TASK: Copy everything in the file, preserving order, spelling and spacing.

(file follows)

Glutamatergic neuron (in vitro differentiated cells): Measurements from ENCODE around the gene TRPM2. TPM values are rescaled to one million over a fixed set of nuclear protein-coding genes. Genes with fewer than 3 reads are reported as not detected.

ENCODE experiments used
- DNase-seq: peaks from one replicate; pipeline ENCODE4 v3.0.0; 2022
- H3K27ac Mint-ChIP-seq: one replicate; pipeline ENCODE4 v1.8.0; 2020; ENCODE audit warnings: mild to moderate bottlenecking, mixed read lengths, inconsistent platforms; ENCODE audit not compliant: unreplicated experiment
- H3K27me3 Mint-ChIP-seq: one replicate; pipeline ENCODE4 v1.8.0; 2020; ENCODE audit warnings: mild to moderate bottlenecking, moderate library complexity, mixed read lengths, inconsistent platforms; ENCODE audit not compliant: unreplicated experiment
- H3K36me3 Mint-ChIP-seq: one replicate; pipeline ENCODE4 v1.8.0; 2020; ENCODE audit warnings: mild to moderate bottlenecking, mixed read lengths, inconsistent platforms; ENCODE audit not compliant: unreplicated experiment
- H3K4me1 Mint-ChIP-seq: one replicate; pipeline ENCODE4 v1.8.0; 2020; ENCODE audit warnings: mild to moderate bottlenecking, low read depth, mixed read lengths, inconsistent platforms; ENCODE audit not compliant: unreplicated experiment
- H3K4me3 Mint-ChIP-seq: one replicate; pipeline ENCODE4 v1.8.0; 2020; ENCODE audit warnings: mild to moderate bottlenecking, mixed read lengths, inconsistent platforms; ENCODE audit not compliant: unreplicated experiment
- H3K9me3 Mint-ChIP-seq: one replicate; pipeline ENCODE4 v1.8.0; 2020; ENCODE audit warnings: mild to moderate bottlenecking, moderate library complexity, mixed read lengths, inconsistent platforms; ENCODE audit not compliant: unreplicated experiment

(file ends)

Glutamatergic neuron (in vitro differentiated cells): Measurements from ENCODE around the gene TRPM2. TPM values are rescaled to one million over a fixed set of nuclear protein-coding genes. Genes with fewer than 3 reads are reported as not detected.

ENCODE experiments used
- DNase-seq: peaks from one replicate; pipeline ENCODE4 v3.0.0; 2022
- H3K27ac Mint-ChIP-seq: one replicate; pipeline ENCODE4 v1.8.0; 2020; ENCODE audit warnings: mild to moderate bottlenecking, mixed read lengths, inconsistent platforms; ENCODE audit not compliant: unreplicated experiment
- H3K27me3 Mint-ChIP-seq: one replicate; pipeline ENCODE4 v1.8.0; 2020; ENCODE audit warnings: mild to moderate bottlenecking, moderate library complexity, mixed read lengths, inconsistent platforms; ENCODE audit not compliant: unreplicated experiment
- H3K36me3 Mint-ChIP-seq: one replicate; pipeline ENCODE4 v1.8.0; 2020; ENCODE audit warnings: mild to moderate bottlenecking, mixed read lengths, inconsistent platforms; ENCODE audit not compliant: unreplicated experiment
- H3K4me1 Mint-ChIP-seq: one replicate; pipeline ENCODE4 v1.8.0; 2020; ENCODE audit warnings: mild to moderate bottlenecking, low read depth, mixed read lengths, inconsistent platforms; ENCODE audit not compliant: unreplicated experiment
- H3K4me3 Mint-ChIP-seq: one replicate; pipeline ENCODE4 v1.8.0; 2020; ENCODE audit warnings: mild to moderate bottlenecking, mixed read lengths, inconsistent platforms; ENCODE audit not compliant: unreplicated experiment
- H3K9me3 Mint-ChIP-seq: one replicate; pipeline ENCODE4 v1.8.0; 2020; ENCODE audit warnings: mild to moderate bottlenecking, moderate library complexity, mixed read lengths, inconsistent platforms; ENCODE audit not compliant: unreplicated experiment